Fitting the polariser is remarkably easy; simply drop it into position, where it’s held firmly in place by 16 small magnets. It’s equally simple to remove, thanks to a couple of access slots cut into the holder, although you will have to remove any square filters first. This design definitely counts as an improvement over the FH100M2, but unfortunately there’s a step backwards in return.
To rotate the polariser from behind the camera, Benro has installed an unusual drive belt system on the top left of the holder. On my review sample this was far too stiff and didn’t work well at all, especially in the clockwise direction. I really don’t know what the firm was thinking here; a conventional adjustment wheel similar to those used by other brands would have been a much better bet. Thankfully you can also rotate the filter directly from the lower right of the holder, so I resorted to doing that instead. It’s just not quite as nice as being able to adjust all the filters using your left hand.
Square and rectangular filters then slot into the holder almost as normal. But first you need to push the red adjustment knob fully forward to its neutral position, so it won’t foul them as they slide by. The frames fit equally well either way around; they have no ‘front’ or ‘back’. As usual, it’s best practice to place neutral density filters closest to the camera. These simply click into place when they’re properly centred, with the frame providing an effective light seal against the holder. Graduated filters then fit into one of the remaining slots. They can be positioned approximately in the usual way, but the geared adjustment system works so well that you’d be mad not to use it. Indeed once you’ve tried it, you may well be reluctant to go back to a conventional holder.
It still takes a little bit of trial and error to work out how best to use the geared control, though. In principle, you should always start with the knob pushed fully inwards to its neutral position, then pull it back towards you to engage with your graduated filter. But it often takes a bit of juggling to get the adjustment cog to mesh with the teeth that are moulded into the filter frame, and it’s not immediately obvious from behind the camera which filter slot it’s engaged with, either.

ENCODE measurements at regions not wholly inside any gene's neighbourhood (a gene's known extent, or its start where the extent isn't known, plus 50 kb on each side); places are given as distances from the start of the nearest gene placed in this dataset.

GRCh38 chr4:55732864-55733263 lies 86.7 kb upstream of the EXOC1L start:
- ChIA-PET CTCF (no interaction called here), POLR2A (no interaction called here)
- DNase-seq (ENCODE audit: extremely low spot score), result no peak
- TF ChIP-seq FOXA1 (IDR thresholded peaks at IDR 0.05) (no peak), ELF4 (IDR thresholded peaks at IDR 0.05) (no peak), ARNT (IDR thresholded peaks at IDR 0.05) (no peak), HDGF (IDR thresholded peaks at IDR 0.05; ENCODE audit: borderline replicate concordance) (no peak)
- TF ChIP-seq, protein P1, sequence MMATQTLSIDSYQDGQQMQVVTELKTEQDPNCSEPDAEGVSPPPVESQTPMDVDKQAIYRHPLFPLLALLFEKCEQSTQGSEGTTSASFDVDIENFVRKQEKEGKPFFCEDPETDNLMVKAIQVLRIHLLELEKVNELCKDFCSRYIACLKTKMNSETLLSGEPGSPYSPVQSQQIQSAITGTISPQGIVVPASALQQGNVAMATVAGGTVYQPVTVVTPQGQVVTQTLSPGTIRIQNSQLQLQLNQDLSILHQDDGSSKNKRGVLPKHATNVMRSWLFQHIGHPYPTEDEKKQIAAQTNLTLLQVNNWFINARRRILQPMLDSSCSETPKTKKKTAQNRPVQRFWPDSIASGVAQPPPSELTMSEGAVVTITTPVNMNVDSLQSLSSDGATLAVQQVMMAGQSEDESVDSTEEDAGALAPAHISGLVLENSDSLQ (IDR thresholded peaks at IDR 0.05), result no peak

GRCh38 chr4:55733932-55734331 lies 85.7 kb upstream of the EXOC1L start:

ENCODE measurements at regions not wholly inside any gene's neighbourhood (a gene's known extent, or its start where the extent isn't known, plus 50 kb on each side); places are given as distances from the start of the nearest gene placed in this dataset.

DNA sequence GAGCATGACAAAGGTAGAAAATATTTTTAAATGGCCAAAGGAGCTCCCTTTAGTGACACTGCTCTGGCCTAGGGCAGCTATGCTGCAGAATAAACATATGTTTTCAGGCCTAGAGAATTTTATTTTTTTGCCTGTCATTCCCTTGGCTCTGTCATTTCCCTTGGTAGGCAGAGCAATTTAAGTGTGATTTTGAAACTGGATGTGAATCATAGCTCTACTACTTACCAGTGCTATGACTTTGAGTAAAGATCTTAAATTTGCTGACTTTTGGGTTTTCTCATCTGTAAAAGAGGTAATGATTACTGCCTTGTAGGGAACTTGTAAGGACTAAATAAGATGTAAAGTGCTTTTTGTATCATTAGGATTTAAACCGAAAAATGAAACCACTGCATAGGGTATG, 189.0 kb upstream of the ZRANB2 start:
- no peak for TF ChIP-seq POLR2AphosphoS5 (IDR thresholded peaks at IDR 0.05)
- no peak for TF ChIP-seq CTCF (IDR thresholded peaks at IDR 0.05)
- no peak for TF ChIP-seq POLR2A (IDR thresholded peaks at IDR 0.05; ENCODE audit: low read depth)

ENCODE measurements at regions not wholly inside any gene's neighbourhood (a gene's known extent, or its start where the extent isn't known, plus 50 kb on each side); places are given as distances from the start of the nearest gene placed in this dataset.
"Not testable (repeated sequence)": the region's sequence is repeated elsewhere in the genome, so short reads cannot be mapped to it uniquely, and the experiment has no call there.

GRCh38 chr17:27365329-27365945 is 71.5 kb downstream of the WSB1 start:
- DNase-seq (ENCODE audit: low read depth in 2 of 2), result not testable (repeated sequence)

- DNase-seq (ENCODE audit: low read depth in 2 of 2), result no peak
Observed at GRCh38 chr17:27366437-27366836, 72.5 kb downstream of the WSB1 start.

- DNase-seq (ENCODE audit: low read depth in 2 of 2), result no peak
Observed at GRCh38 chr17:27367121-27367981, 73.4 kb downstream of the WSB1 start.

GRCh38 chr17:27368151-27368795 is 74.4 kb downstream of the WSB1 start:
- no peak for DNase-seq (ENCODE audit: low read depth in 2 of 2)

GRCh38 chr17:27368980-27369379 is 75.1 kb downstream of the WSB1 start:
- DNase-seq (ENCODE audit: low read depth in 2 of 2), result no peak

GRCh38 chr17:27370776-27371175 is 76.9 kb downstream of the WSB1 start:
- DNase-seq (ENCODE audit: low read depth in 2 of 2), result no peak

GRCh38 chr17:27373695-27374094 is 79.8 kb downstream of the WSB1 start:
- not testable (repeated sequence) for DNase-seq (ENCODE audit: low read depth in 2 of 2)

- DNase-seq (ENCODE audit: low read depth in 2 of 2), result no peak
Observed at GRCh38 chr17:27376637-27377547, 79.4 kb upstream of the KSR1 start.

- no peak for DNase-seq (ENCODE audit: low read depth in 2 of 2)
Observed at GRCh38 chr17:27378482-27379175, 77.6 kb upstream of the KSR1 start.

It’s also rather too easy to move the control straight past the middle position, where your grad will often be placed. With practice I got used to setting it reasonably quickly, but there’s still some room for improvement in the design. A push-button control that clicked through the three filter positions would be ideal.
What’s the Benro FH100M3 filter holder like to use?
When you take the Benro FH100M3 kit out and actually use it to take photographs, its practical strengths and weaknesses quickly reveal themselves. I’m a huge fan of its core concept of using a geared control to position graduated filters; it’s a really intuitive way of working, and more precise than sliding them.
Likewise, filters are easier to handle when they’re in frames, so you’re less likely to drop or scratch them, or cover them in fingerprints. The magnetic polariser is simple to pop on or off, making it a vastly better solution than the FH100M2’s fiddly screw-in design, which was almost impossible to remove in the field. But you still have to take the other filters off the holder before you can remove it, which isn’t ideal.
Turning our attention to lens compatibility, I found very little to worry about in terms of vignetting. I tested the FH100M3 and 82mm polariser with lenses as wide as the Laowa 15mm f/2 on full-frame and the Laowa 9mm f/2.8 on APS-C, which gives a massive 13.5mm equivalent rectilinear view. At no point did the holder itself impinge on the image area, regardless of how I angled it. This is the biggest advantage of 100mm systems over smaller, cheaper 85mm alternatives.
I did observe a little corner darkening when shooting with the Sony FE 16-35mm F4 ZA on the full-frame Sony A7 III, which I traced to vignetting from the 82mm polariser. But I had no other problems with a wide range of wideangle and standard zooms. As it happens, similar vignetting doesn’t occur with the FH100M2, presumably because the polariser sits slightly closer to the lens.
This vignetting disappears on zooming in to 17mm, or alternatively can be cropped out or cloned away, and using the 95mm polariser would surely fix it completely. On balance, I think the benefits of the new magnetic design outweigh this small drawback.
Benro Filter Holder Kit Magnetic FH100M3: Our Verdict
All things considered, the Benro FH100M3 is one of the best filter holders I’ve used. Putting fragile, expensive glass filters into frames simply feels like good idea, and the geared system for adjusting graduated filters works really well. The magnetic polariser mount is also a considerable improvement over the previous version.
However, the design still has a few flaws, most obviously the fussy and ineffective adjustment belt for the polariser. Even so, for serious landscape photographers who would like a more precise method of adjusting filters, it’s a really strong option.